Men As Allies In Gender Equity: The Pivotal Role Men Can Play
The perceptions and realities of men and women in the tech industry aren’t the same, but men can play a critical role in helping their female counterparts grow and see success in their own tech career paths. A panel of channel executives discussed the ways men can help advocate for women at WOTC West 2023.
CRN parent The Channel Company has plenty of research that paints the clear picture that there’s a disconnect between the perceptions and realities of men and women in the tech industry. For starters, a 2023 survey of 451 tech executives found that 83 percent of men believe that the work environment has improved for women over the last two and a half years, compared to 54 percent of women who feel the same way.
It’s undeniable: Women tech executives and leaders need the support of their male counterparts if true gender equity is to be achieved. At The Channel Company’s Women of the Channel Leadership Summit West event, a panel of both men and women channel executives moderated by The Channel Company’s DEI Community Leader Cass Cooper discussed the barriers that currently exist that stand in the way of men becoming true advocates for their female counterparts. They also shared insights and strategies for overcoming these real-life obstacles.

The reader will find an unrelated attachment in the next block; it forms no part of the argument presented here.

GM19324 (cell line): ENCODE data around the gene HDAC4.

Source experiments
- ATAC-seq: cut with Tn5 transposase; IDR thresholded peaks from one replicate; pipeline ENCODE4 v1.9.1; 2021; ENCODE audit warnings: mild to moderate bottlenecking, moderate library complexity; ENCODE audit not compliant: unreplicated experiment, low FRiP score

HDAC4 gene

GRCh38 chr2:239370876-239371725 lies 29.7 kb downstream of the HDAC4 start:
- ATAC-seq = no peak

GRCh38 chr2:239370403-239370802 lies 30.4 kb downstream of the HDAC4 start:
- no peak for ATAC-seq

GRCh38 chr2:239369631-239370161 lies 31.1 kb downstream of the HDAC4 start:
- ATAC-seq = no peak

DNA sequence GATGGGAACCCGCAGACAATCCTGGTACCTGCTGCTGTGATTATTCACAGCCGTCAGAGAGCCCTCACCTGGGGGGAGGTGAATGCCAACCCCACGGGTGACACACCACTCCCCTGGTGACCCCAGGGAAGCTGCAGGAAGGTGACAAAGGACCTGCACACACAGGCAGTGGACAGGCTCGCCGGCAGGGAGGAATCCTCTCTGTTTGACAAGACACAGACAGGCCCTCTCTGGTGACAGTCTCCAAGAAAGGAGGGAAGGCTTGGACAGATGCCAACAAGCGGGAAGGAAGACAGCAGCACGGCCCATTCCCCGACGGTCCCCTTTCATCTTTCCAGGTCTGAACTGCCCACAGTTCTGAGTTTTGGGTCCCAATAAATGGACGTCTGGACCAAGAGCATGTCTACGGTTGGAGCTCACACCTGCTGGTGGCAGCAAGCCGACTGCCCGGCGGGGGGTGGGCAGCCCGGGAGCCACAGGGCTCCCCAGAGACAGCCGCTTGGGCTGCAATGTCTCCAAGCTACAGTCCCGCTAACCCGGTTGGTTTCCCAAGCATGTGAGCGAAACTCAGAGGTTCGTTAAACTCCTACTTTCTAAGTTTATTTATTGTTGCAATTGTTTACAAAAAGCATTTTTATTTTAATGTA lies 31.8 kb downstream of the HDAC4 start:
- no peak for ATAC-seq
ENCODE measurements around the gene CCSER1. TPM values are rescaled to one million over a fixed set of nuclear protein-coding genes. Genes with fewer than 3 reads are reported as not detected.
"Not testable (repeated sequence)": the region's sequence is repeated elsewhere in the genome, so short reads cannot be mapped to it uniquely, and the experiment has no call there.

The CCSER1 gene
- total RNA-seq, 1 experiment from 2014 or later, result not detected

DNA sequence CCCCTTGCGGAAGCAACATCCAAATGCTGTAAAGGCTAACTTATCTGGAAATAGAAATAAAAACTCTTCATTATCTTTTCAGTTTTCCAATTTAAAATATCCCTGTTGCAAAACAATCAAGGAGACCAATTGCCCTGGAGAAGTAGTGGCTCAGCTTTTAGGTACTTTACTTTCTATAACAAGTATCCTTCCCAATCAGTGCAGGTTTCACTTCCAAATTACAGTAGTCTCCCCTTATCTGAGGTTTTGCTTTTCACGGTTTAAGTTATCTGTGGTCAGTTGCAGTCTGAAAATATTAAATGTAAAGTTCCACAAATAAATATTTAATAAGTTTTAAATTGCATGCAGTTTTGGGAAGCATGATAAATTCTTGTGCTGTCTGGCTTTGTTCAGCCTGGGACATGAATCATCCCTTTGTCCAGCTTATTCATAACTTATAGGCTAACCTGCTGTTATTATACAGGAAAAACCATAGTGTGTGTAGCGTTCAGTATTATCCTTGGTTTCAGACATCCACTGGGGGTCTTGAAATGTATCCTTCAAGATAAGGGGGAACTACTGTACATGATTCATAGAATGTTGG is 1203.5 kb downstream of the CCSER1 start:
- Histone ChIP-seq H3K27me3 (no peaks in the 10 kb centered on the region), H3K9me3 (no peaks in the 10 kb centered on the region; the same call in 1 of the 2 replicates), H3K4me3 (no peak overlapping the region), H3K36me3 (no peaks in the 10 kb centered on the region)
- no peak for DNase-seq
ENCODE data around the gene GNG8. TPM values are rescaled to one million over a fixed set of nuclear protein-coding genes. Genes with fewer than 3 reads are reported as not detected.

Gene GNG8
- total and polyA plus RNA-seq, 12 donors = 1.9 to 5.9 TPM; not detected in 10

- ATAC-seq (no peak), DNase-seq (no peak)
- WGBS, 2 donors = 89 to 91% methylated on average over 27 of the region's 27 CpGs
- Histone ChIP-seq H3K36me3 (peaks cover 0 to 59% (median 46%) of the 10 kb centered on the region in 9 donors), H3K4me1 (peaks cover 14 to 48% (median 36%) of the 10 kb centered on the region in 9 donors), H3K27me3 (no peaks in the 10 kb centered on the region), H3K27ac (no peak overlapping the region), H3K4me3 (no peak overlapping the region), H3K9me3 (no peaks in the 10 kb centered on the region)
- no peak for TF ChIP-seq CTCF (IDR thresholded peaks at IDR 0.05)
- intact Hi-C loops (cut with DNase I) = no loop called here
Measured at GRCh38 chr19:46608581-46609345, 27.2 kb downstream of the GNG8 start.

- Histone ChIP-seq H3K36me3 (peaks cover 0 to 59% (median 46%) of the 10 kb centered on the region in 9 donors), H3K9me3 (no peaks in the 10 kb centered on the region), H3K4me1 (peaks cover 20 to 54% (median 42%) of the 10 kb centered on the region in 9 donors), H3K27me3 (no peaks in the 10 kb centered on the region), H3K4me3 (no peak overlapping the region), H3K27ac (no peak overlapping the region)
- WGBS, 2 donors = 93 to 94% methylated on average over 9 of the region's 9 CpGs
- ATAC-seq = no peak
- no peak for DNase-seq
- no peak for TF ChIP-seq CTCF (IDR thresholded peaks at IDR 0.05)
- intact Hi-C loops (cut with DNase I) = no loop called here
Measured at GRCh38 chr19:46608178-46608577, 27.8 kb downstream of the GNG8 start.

Daniela Gutierrez, CDW, Sirius national business leader for Hitachi Vantara, who was in attendance during the panel, began thinking about what her company is doing to get women hired and more engaged. Her male manager, she said, is an ally for women. “The manager that I have right now that hired me at Hitachi makes sure to have a well-rounded team. He’s got half women, he’s got Black women, he’s got Mexican women, he’s got men. He really makes a very prescriptive decision when he looks at: ‘Who am I going to bring onto my team and what culture am I breeding.’”
While Gutierrez’s company has a solid foundation in place to bring women to the table, not every tech company is in the same position today. But having more men as allies within the tech industry can move the needle, according to the panelists.
What follows are thoughts from the panelists at the event in Palm Springs, Calif., on gender discrimination, hiring equity, and mentorship.
Brent Yax, CEO of MSP Awecomm, on gender inequity in tech and closing the tech gender gap
I think there’s two parts to this. Unfortunately, just looking at the high-level macro picture, only 25 percent of tech degrees that go out annually are to women. So at some point it will be a supply/demand issue. I think in the U.S. there’s [about] 7.3 million tech jobs, 25 percent of which are [held by] women. That’s a difference between the men and women of three and a half million jobs. That’s not easy to solve and that’s a big issue. So, it has to go at some point back to the education and how do we get more women into the system in the beginning. Now the other side of that is, internally, there needs to be better advocacy for women to get higher level positions. I think the only way you can solve it, at least from our view and what we’ve done, is put more women in higher positions and then you’ll get more women that come into the company to grow. So, we’re about 35 percent female in our office and it’s a part of how we run the business, a part of the culture. So, I think it’s two completely separate issues, but there definitely is a supply issue. We have to be real about it.